A lasting gift, asking only to be allowed to livePublished 10:07am Thursday, January 5, 2012
Finding just the right gift for someone at Christmas time has always been very difficult for me. Allen nearly always gives me exactly what I wanted, without even knowing it; yet I more often than not am clueless about what to give him unless he told me exactly what to get, which of course removes the whole ‘surprise’ thing.
We want to give something that will last, that will be cherished and kept for a long time, with the memory of who gave it to the owner years later. Yesterday I was thinking of what makes a lasting gift. It should be something that is useful. It must interact with us humans in some way, to do something that the owner needs done, or gives pleasure to the owner.
It should improve with time, or produce something that the owner wants or needs. More importantly, it should help the owner improve him/herself by stimulating the brain or body. Games do that, and Legos, and Lincoln logs, and crossword puzzles, and yarn for knitting, or a whittling knife (that’s what Allen gave me this Christmas).
The perfect gift is more about who gets the gift than the gift itself. In all honesty, it has a lot to do with the giver. None of us like being unappreciated when we give a gift, which means that we really do want something in return, like love or gratitude.
So, what does this have to do with conservation?
Upon reading a book dedicated to BIG, treasured trees in North America, a certain fact leapt out at me, maybe because I live in the woods and am used to being surrounded by large trees. The largest, oldest trees in this country are in residential neighborhoods. They have survived the logging and paper mills for centuries because they were important enough to someone to be allowed to live out a full life. The shade or beauty that they provided for the owner were greater than the money the tree would bring if it were cut. It’s sort of like the owner gave the tree the gift of life in exchange for the gifts the trees gave back to the owner. And, luckily, those trees were fortunate enough to have a series of owners who valued the mature tree, as it stood.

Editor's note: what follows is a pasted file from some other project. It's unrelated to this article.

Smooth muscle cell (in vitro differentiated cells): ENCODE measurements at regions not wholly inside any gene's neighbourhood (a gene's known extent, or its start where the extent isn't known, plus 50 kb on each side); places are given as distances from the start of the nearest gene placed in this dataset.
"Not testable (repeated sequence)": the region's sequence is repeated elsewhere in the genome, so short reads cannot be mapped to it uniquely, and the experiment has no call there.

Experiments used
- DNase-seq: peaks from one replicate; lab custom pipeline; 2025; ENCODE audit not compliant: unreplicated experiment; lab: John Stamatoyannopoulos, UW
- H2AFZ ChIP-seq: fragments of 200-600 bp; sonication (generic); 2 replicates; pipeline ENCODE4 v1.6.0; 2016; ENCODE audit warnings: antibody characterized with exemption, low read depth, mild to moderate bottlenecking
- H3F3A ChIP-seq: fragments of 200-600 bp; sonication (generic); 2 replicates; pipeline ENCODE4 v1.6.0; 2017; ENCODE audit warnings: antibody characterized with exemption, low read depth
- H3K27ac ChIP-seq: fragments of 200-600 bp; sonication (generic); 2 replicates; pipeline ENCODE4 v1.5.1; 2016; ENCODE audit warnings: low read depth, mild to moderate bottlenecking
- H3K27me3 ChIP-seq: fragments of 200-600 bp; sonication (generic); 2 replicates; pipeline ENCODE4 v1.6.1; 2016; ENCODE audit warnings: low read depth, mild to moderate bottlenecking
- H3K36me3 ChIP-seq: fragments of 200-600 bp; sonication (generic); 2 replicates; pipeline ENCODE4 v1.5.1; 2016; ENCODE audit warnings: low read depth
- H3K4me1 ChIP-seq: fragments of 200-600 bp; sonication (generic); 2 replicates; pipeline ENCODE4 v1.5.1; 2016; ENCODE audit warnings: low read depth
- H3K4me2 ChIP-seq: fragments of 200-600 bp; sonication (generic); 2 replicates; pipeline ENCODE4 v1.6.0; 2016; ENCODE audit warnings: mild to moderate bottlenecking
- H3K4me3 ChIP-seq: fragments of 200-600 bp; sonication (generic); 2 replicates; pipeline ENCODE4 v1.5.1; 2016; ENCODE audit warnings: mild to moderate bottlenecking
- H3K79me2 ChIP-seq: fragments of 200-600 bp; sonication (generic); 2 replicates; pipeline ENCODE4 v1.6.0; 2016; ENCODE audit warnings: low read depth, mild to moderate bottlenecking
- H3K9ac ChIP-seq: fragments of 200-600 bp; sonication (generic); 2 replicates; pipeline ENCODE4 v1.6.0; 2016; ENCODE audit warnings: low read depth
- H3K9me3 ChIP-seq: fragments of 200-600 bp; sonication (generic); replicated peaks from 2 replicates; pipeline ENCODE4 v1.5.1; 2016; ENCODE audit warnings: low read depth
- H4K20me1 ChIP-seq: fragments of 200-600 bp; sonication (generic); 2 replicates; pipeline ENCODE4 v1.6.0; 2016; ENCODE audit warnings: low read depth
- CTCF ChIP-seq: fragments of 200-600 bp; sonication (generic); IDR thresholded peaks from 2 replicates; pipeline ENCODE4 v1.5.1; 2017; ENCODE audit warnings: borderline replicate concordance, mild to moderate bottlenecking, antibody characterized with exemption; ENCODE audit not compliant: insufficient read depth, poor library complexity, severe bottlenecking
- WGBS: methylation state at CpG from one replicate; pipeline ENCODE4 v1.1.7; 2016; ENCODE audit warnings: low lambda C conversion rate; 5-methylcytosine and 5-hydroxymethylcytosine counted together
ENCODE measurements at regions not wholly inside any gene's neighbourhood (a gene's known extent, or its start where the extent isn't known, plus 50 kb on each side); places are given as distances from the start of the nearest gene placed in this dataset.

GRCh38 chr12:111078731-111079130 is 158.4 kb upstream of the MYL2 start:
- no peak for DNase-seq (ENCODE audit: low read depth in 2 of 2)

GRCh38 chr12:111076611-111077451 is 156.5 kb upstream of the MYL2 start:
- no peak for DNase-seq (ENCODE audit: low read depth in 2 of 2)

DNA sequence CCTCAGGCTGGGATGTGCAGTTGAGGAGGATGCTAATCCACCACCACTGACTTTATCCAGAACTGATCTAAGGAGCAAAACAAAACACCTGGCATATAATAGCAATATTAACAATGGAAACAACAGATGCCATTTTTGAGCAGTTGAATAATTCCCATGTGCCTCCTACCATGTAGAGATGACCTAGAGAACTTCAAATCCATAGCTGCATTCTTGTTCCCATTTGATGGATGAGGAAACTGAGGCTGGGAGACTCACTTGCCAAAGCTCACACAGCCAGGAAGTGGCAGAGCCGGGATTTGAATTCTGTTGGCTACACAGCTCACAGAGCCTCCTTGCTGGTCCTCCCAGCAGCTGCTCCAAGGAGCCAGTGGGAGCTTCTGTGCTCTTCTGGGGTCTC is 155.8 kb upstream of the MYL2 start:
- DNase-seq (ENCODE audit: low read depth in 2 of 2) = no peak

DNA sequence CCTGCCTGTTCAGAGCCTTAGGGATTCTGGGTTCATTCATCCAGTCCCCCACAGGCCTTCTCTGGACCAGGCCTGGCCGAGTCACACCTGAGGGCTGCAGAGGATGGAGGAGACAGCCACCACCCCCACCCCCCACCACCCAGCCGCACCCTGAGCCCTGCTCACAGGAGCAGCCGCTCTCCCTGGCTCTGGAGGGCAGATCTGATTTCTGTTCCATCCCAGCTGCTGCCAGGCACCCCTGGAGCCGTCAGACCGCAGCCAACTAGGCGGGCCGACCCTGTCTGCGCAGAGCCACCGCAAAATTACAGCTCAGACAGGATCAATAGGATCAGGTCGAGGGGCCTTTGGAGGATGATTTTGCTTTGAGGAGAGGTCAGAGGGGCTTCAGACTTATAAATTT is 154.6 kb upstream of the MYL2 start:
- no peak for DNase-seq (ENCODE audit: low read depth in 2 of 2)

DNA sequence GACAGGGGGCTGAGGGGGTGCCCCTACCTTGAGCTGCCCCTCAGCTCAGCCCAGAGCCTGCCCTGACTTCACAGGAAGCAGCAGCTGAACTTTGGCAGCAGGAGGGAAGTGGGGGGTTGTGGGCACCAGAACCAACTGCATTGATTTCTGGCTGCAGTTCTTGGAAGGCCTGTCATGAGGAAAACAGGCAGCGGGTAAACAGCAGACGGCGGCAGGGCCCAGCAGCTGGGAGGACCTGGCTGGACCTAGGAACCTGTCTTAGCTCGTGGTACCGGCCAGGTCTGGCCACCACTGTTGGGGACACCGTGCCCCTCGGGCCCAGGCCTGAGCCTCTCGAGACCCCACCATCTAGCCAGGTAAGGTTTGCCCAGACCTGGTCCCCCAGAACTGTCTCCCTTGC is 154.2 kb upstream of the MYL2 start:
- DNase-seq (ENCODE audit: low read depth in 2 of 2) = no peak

What about those forests that surround us? Yes, there are big trees around here, but very few were here before the civil war. Just about every forest in western NC was cut to the ground between 1870 and 1920. Most were cut again before WWII. We have been building houses and making paper with those trees. We’ve valued the product the tree can produce more than the tree itself. It sort of seems like our main concern is what the trees can do for us. After all, it all revolves around us.
There was a 250-year-old poplar in front of Saluda School that few people remember, except the hundreds of children who sat under that tree to read or play or just sit. It was cut because the architect sited the new school addition such that the tree had to be cut. The building could have been moved over 10 feet, but that was too much trouble, so the tree was cut.
We showed very little gratitude for the gifts that tree had given to us, freely, for it’s entire life. We would be wise to ask for forgiveness, and even wiser to be grateful for the hundreds of gifts given to us all day, every day, by Mother Nature, in return asking only to be allowed to live.